Q, Q VV-: ft, kind or another. For most of us our foundation is
"-' school, and like the younger man building a house
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P.T.S.A. members enjoy a breather after their meeting.
Connie Gammon, Mr. Marker, and Nancy Sterling Mr. Hostencr looks Over his class, Work
discuss the program for a night's P.T.S.A. meeting.
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The teachers at U. S. Grant are helping us
with a foundation of life for the future. If we learn
well, the building that is supported by this will
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stand firm, but if not it will fall and crumble into
Each man determines the highth of his build-
ing, whether it be tall or short. If one has ac-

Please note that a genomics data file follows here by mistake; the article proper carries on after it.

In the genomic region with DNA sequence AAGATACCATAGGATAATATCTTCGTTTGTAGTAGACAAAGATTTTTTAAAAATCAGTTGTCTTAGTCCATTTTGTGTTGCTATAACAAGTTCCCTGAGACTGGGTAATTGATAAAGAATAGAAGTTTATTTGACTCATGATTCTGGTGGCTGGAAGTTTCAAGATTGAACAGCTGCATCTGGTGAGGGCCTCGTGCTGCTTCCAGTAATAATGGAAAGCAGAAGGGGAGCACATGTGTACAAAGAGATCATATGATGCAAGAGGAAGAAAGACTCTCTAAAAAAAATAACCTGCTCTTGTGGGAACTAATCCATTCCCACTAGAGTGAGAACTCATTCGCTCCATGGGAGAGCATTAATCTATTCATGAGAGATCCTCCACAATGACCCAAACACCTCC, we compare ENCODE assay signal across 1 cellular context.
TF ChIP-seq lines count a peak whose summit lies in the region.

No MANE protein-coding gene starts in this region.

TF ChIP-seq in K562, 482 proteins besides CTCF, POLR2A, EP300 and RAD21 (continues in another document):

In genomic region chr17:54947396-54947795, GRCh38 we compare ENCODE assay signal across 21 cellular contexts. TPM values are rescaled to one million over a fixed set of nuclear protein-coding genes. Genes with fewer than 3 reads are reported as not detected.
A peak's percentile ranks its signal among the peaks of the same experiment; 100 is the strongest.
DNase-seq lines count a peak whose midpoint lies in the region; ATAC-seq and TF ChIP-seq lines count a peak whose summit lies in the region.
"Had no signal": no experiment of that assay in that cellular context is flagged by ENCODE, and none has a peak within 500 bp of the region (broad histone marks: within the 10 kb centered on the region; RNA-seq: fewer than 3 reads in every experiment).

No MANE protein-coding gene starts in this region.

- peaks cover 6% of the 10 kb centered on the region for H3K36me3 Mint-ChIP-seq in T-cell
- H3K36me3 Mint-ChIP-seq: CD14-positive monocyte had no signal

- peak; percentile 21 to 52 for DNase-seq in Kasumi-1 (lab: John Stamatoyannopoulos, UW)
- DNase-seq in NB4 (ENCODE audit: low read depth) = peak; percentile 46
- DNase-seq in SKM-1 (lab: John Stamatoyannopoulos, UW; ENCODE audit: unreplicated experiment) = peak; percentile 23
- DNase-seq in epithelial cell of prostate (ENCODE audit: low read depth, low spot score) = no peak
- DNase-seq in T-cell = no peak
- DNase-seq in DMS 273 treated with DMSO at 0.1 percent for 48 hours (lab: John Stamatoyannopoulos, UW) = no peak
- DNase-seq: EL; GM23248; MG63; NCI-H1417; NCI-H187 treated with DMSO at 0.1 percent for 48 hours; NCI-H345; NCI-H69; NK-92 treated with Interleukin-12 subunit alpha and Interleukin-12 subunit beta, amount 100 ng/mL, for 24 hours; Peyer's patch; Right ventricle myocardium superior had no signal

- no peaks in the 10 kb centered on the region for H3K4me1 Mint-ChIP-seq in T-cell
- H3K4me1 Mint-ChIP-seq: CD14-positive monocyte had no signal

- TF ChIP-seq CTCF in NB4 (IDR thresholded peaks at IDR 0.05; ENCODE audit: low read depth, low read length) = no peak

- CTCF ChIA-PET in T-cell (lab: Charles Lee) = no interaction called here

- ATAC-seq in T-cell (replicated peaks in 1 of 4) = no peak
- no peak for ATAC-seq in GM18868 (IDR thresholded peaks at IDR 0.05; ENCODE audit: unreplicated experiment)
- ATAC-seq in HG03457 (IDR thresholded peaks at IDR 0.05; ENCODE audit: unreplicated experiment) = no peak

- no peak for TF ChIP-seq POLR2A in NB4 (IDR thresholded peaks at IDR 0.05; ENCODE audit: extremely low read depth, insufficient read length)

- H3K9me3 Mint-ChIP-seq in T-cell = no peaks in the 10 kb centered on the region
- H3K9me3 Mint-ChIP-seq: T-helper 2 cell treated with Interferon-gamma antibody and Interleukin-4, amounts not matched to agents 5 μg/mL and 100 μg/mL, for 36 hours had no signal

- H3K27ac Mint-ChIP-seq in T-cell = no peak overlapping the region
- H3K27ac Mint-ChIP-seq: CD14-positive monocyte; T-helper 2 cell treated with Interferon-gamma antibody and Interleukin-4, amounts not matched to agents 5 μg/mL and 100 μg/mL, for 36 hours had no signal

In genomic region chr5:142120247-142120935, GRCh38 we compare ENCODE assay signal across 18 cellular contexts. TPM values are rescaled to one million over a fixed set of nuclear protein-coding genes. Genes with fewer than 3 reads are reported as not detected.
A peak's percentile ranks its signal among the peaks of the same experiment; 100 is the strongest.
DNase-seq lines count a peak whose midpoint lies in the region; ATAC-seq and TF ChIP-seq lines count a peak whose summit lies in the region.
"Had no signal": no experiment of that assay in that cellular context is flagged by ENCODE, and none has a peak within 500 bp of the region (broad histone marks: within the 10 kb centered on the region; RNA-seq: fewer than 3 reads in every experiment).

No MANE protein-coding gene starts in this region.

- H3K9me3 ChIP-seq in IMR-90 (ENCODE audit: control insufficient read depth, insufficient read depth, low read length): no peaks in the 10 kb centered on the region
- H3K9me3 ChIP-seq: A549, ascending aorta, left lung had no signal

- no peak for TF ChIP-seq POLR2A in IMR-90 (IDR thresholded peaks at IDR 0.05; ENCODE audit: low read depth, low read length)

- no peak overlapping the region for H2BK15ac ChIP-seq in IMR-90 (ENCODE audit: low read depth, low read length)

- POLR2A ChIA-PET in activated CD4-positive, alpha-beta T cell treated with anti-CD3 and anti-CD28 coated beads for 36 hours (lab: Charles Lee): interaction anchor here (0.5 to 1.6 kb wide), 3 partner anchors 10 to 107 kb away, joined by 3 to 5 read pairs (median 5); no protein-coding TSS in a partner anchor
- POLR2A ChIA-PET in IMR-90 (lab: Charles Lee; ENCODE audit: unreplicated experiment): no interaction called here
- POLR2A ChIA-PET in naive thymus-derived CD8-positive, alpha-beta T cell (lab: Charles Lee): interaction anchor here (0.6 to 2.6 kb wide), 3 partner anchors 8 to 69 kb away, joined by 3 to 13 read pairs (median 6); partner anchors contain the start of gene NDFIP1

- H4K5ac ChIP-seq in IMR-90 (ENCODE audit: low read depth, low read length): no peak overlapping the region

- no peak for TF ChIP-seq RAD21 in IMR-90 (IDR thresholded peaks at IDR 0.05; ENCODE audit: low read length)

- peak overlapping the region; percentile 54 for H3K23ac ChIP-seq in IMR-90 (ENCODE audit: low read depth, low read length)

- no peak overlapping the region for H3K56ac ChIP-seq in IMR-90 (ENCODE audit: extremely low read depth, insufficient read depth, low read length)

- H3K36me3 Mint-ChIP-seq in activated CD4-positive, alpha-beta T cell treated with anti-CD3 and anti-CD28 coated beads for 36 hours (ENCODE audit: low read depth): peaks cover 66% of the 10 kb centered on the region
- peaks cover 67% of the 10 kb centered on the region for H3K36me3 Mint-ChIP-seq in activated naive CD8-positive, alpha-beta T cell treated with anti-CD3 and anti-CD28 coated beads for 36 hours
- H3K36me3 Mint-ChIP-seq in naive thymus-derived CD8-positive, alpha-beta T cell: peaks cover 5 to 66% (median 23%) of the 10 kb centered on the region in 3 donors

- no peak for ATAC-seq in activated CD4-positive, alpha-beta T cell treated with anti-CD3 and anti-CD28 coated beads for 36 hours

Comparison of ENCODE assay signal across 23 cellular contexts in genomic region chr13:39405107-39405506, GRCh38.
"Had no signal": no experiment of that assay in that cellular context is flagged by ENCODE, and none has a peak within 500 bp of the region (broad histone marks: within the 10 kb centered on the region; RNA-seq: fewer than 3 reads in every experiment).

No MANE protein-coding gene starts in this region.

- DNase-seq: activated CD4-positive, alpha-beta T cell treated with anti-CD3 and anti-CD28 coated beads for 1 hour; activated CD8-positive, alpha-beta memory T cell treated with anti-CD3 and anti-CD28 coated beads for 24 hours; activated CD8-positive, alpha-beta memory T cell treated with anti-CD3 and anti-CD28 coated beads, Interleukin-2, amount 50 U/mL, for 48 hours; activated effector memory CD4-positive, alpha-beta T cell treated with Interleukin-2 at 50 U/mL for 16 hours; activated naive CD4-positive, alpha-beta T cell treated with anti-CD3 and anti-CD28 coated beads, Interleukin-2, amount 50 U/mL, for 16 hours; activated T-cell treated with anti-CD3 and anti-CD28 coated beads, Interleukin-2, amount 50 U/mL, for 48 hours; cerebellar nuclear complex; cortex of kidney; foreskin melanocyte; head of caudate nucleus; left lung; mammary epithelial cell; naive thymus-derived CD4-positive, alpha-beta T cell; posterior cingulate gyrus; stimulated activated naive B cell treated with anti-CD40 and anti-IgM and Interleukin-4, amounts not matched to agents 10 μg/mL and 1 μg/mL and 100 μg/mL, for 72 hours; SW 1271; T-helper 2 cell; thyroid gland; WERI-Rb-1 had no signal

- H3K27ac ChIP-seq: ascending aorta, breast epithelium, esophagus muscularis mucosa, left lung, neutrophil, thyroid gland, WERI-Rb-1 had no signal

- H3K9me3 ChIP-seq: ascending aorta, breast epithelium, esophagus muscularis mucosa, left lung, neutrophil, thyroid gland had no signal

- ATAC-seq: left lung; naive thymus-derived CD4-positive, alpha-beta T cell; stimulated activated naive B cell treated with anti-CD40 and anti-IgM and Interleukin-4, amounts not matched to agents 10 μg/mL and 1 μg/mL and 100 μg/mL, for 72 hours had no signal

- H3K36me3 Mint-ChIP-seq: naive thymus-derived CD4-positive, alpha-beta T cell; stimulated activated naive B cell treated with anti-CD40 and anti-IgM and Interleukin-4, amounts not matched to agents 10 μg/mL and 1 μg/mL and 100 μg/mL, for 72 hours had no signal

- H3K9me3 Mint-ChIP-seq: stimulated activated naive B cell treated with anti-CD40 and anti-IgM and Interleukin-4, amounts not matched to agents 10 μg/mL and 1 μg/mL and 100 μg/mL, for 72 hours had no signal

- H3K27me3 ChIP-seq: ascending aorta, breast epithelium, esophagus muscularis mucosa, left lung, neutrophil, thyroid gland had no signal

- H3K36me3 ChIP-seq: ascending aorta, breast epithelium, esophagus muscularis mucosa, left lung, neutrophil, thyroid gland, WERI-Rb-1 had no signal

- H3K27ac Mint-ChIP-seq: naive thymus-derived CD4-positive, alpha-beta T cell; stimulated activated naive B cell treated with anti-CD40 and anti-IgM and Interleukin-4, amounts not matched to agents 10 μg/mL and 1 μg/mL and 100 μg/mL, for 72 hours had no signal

quired enough knowledge, it is to be sure that the
ambition will be high like the building. Captain
Cook once said, 'cl . . . had ambition not only to
go farther than any man had ever been before but
as far as it was possible for any man to go."
With leading educators at our school all our
buildings should be tall, if only we accept the
knowledge they pass on to us and use it.,
Mrs. Wheeler, Mr. Keegans and Mr. Buckhold look over one of the
many spirit boosting posters.
build foundations or Zje
Mr. Harker and Mrs. Sparks diSCUSS H few Of Mr. Nees is determined no Students learn the differ-
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Dr. Jack Parker, Superintendent of Schools
MRS. W. F. WELCH PHIL C. BENNETT FOSTER ESTES MELVIN P- ROGERS
W. F. LOTT ALEX HIGDON
J. B. GREEN DR. N. L. GEORGE M. J. BURR GILBERT L- ROBINSON